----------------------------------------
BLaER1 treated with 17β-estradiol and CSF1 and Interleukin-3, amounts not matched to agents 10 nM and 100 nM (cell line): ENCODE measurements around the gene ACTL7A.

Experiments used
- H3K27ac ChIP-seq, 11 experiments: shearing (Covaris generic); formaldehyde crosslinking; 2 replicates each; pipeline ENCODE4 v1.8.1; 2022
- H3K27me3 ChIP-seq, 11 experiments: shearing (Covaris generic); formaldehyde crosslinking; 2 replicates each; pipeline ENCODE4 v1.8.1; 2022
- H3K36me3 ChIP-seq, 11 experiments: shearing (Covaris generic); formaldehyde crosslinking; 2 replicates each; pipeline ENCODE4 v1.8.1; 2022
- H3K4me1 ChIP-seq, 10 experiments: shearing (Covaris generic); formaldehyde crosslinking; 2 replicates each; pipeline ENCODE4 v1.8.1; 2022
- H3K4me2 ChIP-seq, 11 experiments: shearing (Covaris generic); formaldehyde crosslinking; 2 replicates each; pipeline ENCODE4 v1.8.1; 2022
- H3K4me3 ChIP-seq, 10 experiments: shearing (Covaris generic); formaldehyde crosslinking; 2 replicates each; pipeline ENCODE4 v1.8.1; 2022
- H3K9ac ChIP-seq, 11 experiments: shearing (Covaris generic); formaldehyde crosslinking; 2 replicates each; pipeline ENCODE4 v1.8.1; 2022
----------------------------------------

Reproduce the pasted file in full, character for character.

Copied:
BLaER1 treated with 17β-estradiol and CSF1 and Interleukin-3, amounts not matched to agents 10 nM and 100 nM (cell line): ENCODE measurements around the gene ACTL7A.

Experiments used
- H3K27ac ChIP-seq, 11 experiments: shearing (Covaris generic); formaldehyde crosslinking; 2 replicates each; pipeline ENCODE4 v1.8.1; 2022
- H3K27me3 ChIP-seq, 11 experiments: shearing (Covaris generic); formaldehyde crosslinking; 2 replicates each; pipeline ENCODE4 v1.8.1; 2022
- H3K36me3 ChIP-seq, 11 experiments: shearing (Covaris generic); formaldehyde crosslinking; 2 replicates each; pipeline ENCODE4 v1.8.1; 2022
- H3K4me1 ChIP-seq, 10 experiments: shearing (Covaris generic); formaldehyde crosslinking; 2 replicates each; pipeline ENCODE4 v1.8.1; 2022
- H3K4me2 ChIP-seq, 11 experiments: shearing (Covaris generic); formaldehyde crosslinking; 2 replicates each; pipeline ENCODE4 v1.8.1; 2022
- H3K4me3 ChIP-seq, 10 experiments: shearing (Covaris generic); formaldehyde crosslinking; 2 replicates each; pipeline ENCODE4 v1.8.1; 2022
- H3K9ac ChIP-seq, 11 experiments: shearing (Covaris generic); formaldehyde crosslinking; 2 replicates each; pipeline ENCODE4 v1.8.1; 2022